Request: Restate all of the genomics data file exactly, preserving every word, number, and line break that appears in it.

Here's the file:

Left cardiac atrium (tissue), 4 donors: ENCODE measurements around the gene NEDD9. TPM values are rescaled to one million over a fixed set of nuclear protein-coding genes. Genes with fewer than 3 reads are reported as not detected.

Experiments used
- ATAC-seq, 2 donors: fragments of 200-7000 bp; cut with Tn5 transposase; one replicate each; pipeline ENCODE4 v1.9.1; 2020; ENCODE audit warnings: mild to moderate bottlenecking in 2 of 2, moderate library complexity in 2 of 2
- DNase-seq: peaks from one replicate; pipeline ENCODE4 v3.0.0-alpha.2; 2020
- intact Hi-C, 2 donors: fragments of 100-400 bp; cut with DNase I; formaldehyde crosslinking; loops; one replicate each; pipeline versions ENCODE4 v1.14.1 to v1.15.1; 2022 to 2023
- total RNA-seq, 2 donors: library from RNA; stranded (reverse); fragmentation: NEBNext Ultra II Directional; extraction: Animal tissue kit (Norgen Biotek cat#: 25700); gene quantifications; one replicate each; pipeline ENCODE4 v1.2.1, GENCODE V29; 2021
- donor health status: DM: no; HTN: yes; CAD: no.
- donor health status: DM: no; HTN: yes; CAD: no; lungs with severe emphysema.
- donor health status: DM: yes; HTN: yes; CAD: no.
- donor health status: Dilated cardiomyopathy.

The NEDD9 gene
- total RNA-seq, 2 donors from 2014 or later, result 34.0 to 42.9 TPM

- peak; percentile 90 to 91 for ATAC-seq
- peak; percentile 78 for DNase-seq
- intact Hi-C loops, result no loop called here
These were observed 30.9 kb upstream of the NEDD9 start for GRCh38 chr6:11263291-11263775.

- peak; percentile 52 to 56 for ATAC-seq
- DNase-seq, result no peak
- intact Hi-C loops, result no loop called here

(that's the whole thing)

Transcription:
Left cardiac atrium (tissue), 4 donors: ENCODE measurements around the gene NEDD9. TPM values are rescaled to one million over a fixed set of nuclear protein-coding genes. Genes with fewer than 3 reads are reported as not detected.

Experiments used
- ATAC-seq, 2 donors: fragments of 200-7000 bp; cut with Tn5 transposase; one replicate each; pipeline ENCODE4 v1.9.1; 2020; ENCODE audit warnings: mild to moderate bottlenecking in 2 of 2, moderate library complexity in 2 of 2
- DNase-seq: peaks from one replicate; pipeline ENCODE4 v3.0.0-alpha.2; 2020
- intact Hi-C, 2 donors: fragments of 100-400 bp; cut with DNase I; formaldehyde crosslinking; loops; one replicate each; pipeline versions ENCODE4 v1.14.1 to v1.15.1; 2022 to 2023
- total RNA-seq, 2 donors: library from RNA; stranded (reverse); fragmentation: NEBNext Ultra II Directional; extraction: Animal tissue kit (Norgen Biotek cat#: 25700); gene quantifications; one replicate each; pipeline ENCODE4 v1.2.1, GENCODE V29; 2021
- donor health status: DM: no; HTN: yes; CAD: no.
- donor health status: DM: no; HTN: yes; CAD: no; lungs with severe emphysema.
- donor health status: DM: yes; HTN: yes; CAD: no.
- donor health status: Dilated cardiomyopathy.

The NEDD9 gene
- total RNA-seq, 2 donors from 2014 or later, result 34.0 to 42.9 TPM

- peak; percentile 90 to 91 for ATAC-seq
- peak; percentile 78 for DNase-seq
- intact Hi-C loops, result no loop called here
These were observed 30.9 kb upstream of the NEDD9 start for GRCh38 chr6:11263291-11263775.

- peak; percentile 52 to 56 for ATAC-seq
- DNase-seq, result no peak
- intact Hi-C loops, result no loop called here